Immigration Policy Won’t Make It Into the Defense Bill, for Now

House conservatives are blocking a plan to grant legal status to military “Dreamers.”

Lizardo Buleje of San Antonio, Texas, stands in front of the U.S. Capitol during a rally on immigration reform October 23, 2013 on Capitol Hill in Washington, DC.
National Journal
Elahe Izadi
April 4, 2014, 10:26 a.m.

A push by some Re­pub­lic­ans to in­clude lan­guage in a must-pass de­fense bill to grant leg­al status to “Dream­ers” in the mil­it­ary has hit a snag amid vo­cal op­pos­i­tion from a sub­set of House con­ser­vat­ives.

The pro­pos­al, stem­ming from a bill sponsored by Re­pub­lic­an Rep. Jeff Den­ham of Cali­for­nia, will not be in­cluded in the Na­tion­al De­fense Au­thor­iz­a­tion Act, House Armed Ser­vices Chair­man Buck McK­eon an­nounced Fri­day. McK­eon is a co­spon­sor of the Den­ham bill.

“I have reached this con­clu­sion without re­gard to my views on the un­der­ly­ing policy, but be­cause I do not be­lieve that the Chair­man’s mark should be the ori­gin­al ven­ue for this de­bate,” McK­eon said in a state­ment. “Over the past sev­er­al days I have heard from mem­bers on and off the com­mit­tee on both sides of this is­sue. They have made sound ar­gu­ments and raised val­id con­cerns…. This is an im­port­ant is­sue that I know will con­tin­ue to be de­bated go­ing for­ward.”

Con­sid­er­a­tion of in­clud­ing the im­mig­ra­tion-re­lated pro­vi­sion in the NDAA bill, which would pre­vent mem­bers from vot­ing on it as a stand-alone bill, was first re­por­ted by Breit­bart News. It would al­low im­mig­rants brought here il­leg­ally when they were 15 or young­er and who then went on to serve in the mil­it­ary to qual­i­fy for per­man­ent res­id­ency. The pos­sib­il­ity of in­clud­ing it in the NDAA bill in­spired a back­lash from im­mig­ra­tion hard-liners, such as Re­pub­lic­an Rep. Mo Brooks of Alabama, who is cir­cu­lat­ing a “Dear Col­league” let­ter about it.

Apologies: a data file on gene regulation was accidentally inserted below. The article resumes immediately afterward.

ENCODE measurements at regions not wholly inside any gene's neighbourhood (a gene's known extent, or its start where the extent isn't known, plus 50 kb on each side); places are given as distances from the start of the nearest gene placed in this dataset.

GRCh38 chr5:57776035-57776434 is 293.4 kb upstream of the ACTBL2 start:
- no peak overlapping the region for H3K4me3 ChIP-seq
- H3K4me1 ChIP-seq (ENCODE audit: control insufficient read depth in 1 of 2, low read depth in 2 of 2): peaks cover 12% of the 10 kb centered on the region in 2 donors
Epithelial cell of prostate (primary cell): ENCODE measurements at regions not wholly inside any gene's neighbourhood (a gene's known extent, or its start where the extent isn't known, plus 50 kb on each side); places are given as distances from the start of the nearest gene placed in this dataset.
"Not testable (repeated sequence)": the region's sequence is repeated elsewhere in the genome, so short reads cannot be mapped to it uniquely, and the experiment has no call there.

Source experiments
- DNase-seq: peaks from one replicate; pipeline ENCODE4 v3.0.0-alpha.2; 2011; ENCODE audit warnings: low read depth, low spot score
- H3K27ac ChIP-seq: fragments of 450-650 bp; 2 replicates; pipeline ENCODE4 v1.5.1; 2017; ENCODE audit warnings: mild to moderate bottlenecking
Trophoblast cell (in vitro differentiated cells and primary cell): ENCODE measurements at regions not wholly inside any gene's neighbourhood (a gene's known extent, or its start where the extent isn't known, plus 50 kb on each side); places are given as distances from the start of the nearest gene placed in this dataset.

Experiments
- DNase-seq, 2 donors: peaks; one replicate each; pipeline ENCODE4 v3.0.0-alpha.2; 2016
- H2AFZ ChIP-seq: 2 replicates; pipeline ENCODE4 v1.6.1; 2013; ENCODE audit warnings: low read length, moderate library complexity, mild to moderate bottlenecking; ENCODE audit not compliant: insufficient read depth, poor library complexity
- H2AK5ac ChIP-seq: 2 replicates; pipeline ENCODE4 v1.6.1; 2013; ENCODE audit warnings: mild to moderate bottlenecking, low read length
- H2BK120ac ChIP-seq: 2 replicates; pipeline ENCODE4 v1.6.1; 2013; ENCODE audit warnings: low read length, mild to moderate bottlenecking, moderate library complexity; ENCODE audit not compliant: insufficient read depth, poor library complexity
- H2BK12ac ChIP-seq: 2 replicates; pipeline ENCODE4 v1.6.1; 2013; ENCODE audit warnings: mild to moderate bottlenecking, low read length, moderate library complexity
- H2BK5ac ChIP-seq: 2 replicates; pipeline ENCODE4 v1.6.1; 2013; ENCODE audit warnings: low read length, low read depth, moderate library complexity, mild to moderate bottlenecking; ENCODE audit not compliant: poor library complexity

Brooks said in­clud­ing it in the de­fense bill “may stop the pas­sage of the NDAA by bring­ing in an ex­tra­cur­ricular is­sue that is wholly un­re­lated to na­tion­al se­cur­ity.”

On the bill it­self, Brooks said “it en­sures il­leg­al ali­ens will be put on the same foot­ing with Amer­ic­an cit­izens who are com­pet­ing for en­list­ment priv­ileges in our na­tion­al de­fense.”

But the pro­vi­sion isn’t dead yet. A House Armed Ser­vices Com­mit­tee mem­ber can still in­tro­duce it in com­mit­tee. (Den­ham isn’t a mem­ber.) And if that doesn’t hap­pen, Den­ham has said he will in­tro­duce it in the House Rules Com­mit­tee as an amend­ment to NDAA.

“It’s very frus­trat­ing to see con­tro­versy on an is­sue from mem­bers who have nev­er served our coun­try and don’t un­der­stand the im­pacts that im­mig­rants have had on se­cur­ing our freedoms and se­cur­ing our na­tion­al free­dom,” Den­ham said.

When asked about that cri­ti­cism, Brooks re­spon­ded, “That’s bunk. Next ques­tion.”

This is­sue came up last year, but Den­ham with­drew con­sid­er­a­tion of the bill on the floor as House Ju­di­ciary Com­mit­tee Chair­man Bob Good­latte raised ob­jec­tions that his com­mit­tee had jur­is­dic­tion over such is­sues. Den­ham won’t be do­ing the same thing again, he said.

“I was con­fid­ent last year that I had the votes on my amend­ment, and I was will­ing to work with my con­fer­ence on the is­sue,” Den­ham said. “I’m con­fid­ent that my bill, as a stand-alone bill, will have over­whelm­ing sup­port of both con­fer­ences.”

The bill cur­rently has 42 co­spon­sors: 18 Demo­crats and 24 Re­pub­lic­ans.

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